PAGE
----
US Trademark Registration 3,384,032, CHECK, PLEASE! filed on November 29, 2006 and registered on February 19, 2008 in international classes 41 and 43 in respect of “hospitality entertainment services in the nature of providing a website in the field of leisure activities, arts, and entertainment; mobile media services in the nature of content preparation, concerning leisure activities, arts, and entertainment” and “providing a website in the field of restaurant reviews” respectively claiming a first use in commerce in 2001.
US Trademark Application number 76/582,429 CHECK, PLEASE!
US Trademark Application number 77/327,938 CHECK, PLEASE!
name in dispute, <checkplease.com>, was regstered by
The domain name was registered prior to the registration and claimed first use of Complainant’s trademarks.
Complainant has admitted and this Panel finds that the domain name was not registered in bad faith.
Preliminary Issues: Deficient Response and Additional Submissions
Respondent has provided a Response that was deficient because the National Arbitration Forum has determined that the Response was received after the Response deadline, and in hard copy only. The Panel has decided to admit the Response because there is no prejudice to either the Complainant or the process in doing so in the present case.
The Panel has also admitted Complainant’s Additional Submissions, based upon the vote of a majority of the Panel.
Panelist Sorkin dissents from the Panel’s decision to admit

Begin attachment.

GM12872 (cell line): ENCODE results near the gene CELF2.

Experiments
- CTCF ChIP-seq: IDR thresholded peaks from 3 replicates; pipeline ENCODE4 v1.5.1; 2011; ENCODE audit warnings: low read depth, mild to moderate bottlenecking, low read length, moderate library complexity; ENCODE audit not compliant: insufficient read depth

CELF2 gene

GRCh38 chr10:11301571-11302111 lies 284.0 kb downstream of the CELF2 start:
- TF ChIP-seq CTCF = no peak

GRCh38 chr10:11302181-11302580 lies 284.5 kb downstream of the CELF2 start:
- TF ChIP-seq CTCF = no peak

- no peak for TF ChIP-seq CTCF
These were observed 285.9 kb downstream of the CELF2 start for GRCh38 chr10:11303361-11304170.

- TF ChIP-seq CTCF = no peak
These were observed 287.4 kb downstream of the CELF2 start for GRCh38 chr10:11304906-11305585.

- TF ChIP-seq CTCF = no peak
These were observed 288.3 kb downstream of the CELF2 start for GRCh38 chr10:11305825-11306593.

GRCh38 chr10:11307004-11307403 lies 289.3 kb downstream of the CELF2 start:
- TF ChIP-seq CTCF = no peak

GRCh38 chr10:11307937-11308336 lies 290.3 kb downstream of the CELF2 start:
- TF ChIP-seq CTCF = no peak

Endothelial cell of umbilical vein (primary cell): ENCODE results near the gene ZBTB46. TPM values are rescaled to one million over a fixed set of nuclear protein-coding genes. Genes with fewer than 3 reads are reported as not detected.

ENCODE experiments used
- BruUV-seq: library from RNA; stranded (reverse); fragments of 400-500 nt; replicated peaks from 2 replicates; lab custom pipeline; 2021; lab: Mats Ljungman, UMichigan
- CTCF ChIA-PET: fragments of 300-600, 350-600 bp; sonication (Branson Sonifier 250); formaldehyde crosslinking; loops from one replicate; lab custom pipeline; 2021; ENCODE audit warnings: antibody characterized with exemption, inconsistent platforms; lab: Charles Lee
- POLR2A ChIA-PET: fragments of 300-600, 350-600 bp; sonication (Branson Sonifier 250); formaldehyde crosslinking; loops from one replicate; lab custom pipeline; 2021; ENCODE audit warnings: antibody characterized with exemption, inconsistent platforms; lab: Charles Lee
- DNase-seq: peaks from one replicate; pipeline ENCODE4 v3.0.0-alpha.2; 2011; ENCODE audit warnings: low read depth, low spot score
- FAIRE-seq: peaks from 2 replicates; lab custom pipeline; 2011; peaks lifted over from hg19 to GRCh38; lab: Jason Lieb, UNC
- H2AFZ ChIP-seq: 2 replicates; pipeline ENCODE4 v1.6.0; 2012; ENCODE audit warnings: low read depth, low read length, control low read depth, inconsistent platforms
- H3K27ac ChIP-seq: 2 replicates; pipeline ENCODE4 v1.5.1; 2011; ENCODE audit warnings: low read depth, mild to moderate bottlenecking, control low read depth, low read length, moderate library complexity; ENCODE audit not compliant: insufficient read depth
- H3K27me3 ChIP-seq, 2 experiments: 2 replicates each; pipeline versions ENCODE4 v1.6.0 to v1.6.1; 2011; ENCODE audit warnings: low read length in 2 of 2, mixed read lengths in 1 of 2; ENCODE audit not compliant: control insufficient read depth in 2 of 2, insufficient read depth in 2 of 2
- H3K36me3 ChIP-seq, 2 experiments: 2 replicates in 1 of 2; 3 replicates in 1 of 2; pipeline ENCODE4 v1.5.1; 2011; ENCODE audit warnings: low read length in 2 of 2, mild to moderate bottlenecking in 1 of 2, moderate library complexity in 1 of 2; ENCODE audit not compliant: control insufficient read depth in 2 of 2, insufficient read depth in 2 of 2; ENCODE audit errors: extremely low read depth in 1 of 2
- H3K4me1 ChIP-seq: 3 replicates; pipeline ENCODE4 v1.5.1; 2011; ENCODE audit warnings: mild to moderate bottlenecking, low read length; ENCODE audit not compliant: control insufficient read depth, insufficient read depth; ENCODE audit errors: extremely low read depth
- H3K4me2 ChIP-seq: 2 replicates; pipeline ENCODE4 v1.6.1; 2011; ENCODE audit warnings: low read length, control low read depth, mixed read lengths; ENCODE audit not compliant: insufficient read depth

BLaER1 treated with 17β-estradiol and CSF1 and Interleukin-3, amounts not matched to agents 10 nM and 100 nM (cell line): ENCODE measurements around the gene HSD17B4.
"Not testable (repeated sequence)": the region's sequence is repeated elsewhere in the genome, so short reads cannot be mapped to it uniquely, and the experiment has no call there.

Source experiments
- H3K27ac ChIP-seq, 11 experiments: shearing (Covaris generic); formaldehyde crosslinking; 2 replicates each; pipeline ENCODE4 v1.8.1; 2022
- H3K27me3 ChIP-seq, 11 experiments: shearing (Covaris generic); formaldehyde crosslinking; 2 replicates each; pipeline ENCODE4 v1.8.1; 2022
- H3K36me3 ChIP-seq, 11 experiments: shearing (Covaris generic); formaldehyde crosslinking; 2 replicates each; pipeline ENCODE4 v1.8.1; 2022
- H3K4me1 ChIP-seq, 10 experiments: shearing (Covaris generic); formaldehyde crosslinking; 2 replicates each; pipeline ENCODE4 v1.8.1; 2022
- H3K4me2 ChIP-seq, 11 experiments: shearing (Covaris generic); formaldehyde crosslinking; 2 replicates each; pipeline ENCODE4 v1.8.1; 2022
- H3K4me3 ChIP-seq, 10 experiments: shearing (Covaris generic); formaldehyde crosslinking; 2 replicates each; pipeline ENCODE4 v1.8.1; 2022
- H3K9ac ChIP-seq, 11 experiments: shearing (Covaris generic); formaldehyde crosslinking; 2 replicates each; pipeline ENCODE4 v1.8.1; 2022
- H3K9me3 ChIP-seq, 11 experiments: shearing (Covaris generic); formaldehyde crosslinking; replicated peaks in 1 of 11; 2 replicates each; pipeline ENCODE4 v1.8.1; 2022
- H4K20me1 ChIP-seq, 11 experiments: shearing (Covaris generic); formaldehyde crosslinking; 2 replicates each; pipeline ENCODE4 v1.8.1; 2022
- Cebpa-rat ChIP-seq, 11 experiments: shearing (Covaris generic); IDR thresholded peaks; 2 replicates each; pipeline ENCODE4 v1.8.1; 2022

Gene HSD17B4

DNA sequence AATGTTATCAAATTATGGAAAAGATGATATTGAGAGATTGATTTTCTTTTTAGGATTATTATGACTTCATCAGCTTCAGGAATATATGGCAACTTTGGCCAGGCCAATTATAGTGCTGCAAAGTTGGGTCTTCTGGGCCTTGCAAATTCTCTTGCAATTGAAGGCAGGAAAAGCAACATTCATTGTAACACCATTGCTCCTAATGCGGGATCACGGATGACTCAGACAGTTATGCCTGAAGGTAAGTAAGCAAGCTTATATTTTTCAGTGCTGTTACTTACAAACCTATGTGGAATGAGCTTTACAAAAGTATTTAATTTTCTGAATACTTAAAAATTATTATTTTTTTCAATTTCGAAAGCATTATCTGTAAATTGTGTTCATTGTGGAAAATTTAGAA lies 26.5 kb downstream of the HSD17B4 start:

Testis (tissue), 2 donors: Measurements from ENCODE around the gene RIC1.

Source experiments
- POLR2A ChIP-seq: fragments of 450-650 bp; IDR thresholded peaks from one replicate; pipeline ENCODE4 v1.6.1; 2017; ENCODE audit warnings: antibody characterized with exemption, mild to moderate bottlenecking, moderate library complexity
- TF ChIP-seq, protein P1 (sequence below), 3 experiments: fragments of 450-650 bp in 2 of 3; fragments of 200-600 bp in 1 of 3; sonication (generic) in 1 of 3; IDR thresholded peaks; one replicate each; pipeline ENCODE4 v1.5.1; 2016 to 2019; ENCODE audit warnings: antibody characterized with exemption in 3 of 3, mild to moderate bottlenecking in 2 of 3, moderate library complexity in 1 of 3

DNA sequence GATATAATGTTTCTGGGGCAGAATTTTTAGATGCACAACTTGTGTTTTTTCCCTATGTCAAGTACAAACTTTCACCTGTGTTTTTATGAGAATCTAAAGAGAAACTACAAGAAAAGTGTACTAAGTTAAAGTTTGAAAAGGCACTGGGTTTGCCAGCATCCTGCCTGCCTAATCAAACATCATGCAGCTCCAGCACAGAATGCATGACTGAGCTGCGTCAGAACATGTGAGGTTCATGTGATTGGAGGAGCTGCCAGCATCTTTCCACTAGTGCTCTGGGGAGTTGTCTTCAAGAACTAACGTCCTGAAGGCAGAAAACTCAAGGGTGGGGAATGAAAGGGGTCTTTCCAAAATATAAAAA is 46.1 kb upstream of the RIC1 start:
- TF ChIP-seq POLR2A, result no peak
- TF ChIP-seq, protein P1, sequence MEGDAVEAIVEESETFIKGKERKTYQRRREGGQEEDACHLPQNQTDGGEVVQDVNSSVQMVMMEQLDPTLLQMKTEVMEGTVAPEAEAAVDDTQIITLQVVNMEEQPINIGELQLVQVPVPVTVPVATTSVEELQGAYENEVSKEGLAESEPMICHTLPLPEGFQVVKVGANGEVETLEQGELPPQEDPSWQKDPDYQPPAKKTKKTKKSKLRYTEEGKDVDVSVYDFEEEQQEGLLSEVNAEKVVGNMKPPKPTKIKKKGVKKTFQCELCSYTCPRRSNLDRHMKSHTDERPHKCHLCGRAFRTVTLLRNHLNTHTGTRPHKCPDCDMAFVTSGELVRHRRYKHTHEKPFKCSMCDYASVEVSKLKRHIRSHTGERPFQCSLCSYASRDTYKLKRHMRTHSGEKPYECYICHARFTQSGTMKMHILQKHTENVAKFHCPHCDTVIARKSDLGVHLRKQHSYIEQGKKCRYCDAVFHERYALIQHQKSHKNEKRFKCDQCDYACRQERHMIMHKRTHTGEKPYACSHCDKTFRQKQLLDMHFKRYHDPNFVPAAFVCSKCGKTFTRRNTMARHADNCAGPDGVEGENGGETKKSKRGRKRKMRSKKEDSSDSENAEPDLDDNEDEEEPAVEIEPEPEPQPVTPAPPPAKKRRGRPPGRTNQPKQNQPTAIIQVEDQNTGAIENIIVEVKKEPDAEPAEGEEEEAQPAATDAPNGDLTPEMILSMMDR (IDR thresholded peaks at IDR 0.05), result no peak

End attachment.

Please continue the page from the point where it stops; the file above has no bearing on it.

the Additional Submissions for the following reasons: Paragraph 12 of the Rules confers upon a
panel the sole discretion to request or accept supplemental submissions. The Forum's Supplemental Rule 7 merely
provides a procedure by which parties may tender such submissions for possible
consideration by the panel. As a general
rule, a panel should consider additional submissions only in exceptional
circumstances, such as where they reflect newly discovered evidence not
reasonably available to the submitting party at the time of its original
submission or rebut arguments by the opposing party that the submitting party
could not reasonably have anticipated. See Aylward v. GNO, Inc., FA751622 (Nat. Arb.
Paragraph 4(a) of the Policy requires that Complainant must prove each of the following three elements to obtain an order that a domain name should be cancelled or transferred:
(1) the domain name registered by Respondent is identical or confusingly similar to a trademark or service mark in which Complainant has rights; and